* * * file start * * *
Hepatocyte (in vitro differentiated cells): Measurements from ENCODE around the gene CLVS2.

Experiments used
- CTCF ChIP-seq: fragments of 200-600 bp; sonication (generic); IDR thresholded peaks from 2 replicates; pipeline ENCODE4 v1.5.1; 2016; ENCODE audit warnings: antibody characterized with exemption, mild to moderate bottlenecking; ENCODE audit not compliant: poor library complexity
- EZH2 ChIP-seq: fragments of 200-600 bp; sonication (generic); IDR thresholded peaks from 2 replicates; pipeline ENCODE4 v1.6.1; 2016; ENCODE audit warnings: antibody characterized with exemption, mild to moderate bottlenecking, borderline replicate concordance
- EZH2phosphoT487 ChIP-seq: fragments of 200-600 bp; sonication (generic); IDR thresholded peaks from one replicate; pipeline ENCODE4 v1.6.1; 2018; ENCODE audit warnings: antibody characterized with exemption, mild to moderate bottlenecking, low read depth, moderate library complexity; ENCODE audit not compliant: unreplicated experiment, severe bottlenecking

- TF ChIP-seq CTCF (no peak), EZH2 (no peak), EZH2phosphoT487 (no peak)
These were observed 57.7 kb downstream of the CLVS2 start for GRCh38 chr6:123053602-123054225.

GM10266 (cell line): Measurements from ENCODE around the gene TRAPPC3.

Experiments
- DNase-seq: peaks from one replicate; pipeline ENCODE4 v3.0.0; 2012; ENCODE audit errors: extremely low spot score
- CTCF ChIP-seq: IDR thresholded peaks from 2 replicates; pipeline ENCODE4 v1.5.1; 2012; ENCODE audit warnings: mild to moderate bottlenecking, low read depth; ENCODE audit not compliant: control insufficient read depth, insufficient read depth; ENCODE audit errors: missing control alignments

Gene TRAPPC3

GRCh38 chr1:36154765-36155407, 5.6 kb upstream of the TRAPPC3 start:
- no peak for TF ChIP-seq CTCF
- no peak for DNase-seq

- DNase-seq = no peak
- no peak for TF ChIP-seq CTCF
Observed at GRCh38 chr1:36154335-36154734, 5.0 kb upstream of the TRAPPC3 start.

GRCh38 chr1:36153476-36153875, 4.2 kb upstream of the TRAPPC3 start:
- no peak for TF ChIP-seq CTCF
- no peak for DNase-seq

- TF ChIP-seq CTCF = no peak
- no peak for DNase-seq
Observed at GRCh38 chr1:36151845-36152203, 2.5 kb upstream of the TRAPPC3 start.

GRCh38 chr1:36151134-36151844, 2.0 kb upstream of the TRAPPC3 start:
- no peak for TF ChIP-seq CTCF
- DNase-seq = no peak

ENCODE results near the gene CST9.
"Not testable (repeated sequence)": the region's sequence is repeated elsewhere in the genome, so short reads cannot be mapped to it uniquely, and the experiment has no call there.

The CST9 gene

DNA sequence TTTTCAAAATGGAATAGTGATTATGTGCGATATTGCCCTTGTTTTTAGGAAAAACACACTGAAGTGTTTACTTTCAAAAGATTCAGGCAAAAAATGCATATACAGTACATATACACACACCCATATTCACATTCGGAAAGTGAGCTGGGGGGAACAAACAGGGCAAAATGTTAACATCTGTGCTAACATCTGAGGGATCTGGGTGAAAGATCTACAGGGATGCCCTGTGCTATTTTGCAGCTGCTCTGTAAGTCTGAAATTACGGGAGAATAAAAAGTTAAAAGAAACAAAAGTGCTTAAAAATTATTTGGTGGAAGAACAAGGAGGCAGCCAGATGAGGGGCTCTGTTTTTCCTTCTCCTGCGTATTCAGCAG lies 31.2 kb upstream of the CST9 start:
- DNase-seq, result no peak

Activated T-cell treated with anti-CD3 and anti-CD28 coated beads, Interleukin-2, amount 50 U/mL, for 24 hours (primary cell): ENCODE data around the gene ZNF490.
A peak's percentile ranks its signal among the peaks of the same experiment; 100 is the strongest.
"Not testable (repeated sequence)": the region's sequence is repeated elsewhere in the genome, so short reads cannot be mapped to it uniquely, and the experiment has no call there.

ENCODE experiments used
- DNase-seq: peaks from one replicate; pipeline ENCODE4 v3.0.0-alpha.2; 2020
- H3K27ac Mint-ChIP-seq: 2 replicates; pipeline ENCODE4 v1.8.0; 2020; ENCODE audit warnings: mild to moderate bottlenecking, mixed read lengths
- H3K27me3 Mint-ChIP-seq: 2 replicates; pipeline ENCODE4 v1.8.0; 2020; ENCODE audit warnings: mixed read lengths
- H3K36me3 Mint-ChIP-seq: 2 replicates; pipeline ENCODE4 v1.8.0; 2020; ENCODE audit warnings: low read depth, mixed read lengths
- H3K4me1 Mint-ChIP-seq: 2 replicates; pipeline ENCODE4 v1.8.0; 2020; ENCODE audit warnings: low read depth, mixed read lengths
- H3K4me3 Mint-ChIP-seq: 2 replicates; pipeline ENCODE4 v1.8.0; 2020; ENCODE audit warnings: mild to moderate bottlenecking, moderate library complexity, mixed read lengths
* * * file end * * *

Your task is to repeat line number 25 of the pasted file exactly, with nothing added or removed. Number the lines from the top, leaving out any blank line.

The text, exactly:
GRCh38 chr1:36151134-36151844, 2.0 kb upstream of the TRAPPC3 start: